WASHINGTON (Reuters) - The U.S. Justice Department on Monday said it would not tolerate attacks against people seeking or providing abortions in Texas, as the agency explores ways of challenging the state's recently enacted law that imposed a near-total ban on abortion.
The law, known as SB8, leaves enforcement up to individual citizens, enabling them to sue anyone who provides or "aids or abets" an abortion after about six weeks of pregnancy.
U.S. Attorney Merrick Garland said in a statement the department would "protect those seeking to obtain or provide reproductive health services" through a 1994 law known as the Freedom of Access to Clinic Entrances Act (FACE Act).
The FACE Act prohibits the use of force and physical obstruction to interfere with a person obtaining or providing reproductive health services. Former President Bill Clinton backed the legislation in response to violence by anti-abortion activists in the 1980s and 90s.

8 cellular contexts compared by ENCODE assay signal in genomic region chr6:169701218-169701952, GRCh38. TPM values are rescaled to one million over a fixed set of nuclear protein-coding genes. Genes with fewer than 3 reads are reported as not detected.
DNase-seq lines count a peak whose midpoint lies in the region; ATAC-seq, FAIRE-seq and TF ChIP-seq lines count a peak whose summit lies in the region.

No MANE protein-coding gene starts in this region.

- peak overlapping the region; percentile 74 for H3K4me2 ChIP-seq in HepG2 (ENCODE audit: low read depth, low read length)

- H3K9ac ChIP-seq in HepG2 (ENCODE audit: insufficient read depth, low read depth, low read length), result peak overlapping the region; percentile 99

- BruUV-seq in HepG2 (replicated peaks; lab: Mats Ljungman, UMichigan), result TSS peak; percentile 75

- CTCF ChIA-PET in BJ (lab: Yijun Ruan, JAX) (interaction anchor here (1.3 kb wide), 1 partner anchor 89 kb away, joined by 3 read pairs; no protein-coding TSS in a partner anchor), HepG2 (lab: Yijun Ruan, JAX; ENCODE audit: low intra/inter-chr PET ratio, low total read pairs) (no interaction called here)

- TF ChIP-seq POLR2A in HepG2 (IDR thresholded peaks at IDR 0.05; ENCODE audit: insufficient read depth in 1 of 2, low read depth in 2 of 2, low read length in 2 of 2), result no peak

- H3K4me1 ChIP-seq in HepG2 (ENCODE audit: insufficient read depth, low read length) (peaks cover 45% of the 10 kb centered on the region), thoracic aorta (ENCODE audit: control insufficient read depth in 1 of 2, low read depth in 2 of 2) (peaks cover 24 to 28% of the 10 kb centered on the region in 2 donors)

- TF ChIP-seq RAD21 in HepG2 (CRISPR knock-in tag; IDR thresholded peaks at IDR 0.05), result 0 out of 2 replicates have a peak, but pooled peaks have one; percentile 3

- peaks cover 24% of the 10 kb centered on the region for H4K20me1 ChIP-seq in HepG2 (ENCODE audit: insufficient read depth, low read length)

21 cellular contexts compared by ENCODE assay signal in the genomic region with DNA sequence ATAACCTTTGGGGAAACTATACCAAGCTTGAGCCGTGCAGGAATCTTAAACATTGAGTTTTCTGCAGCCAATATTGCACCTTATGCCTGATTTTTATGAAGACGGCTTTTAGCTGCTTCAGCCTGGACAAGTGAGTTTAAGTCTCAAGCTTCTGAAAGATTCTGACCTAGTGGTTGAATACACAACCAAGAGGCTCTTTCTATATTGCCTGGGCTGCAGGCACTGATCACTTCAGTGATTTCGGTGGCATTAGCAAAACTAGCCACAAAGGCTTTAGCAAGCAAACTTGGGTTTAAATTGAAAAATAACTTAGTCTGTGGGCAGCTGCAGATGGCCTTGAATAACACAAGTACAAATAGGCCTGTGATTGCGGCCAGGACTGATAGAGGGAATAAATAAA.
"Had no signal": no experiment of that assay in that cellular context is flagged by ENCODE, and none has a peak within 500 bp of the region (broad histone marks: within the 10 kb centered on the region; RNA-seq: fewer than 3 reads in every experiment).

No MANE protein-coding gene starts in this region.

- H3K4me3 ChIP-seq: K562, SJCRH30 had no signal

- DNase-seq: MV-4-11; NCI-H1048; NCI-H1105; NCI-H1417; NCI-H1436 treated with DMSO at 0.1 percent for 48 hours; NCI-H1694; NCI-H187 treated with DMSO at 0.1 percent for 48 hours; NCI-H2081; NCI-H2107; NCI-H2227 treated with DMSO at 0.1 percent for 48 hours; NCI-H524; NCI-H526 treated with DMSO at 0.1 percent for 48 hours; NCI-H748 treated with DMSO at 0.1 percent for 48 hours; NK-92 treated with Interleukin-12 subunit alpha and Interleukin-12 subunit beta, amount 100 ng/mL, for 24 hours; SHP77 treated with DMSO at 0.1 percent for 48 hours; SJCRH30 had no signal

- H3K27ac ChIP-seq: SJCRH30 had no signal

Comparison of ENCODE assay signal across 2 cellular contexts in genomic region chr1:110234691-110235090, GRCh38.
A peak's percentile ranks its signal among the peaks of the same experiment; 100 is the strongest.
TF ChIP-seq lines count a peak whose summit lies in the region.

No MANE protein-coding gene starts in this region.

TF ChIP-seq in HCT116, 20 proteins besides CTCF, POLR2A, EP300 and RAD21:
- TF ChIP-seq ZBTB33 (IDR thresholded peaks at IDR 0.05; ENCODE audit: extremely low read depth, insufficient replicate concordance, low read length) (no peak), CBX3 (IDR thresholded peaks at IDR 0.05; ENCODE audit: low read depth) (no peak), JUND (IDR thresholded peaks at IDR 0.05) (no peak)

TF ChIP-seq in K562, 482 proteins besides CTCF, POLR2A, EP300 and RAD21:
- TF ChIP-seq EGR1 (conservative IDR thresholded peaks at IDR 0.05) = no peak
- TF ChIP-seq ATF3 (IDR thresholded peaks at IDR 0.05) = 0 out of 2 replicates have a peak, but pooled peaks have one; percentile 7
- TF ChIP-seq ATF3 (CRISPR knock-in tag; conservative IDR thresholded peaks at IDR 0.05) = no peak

"The department will provide support from federal law enforcement when an abortion clinic or reproductive health center is under attack," Garland said, adding that he would "not tolerate violence against those seeking to obtain or provide reproductive health services."
Garland said the Justice Department would enforce the FACE Act while it "urgently explores all options to challenge Texas SB8 in order to protect the constitutional rights of women and other persons."
Texas Governor Greg Abbott's office did not immediately respond to a request for comment.
The law took effect early on Wednesday in Texas after the U.S. Supreme Court did not act on abortion rights groups' request to block it. That suggests Supreme Court justices are closer than ever to overturning Roe v. Wade, the 1973 decision under which abortion rights have been protected.
Reuters Health Information © 2021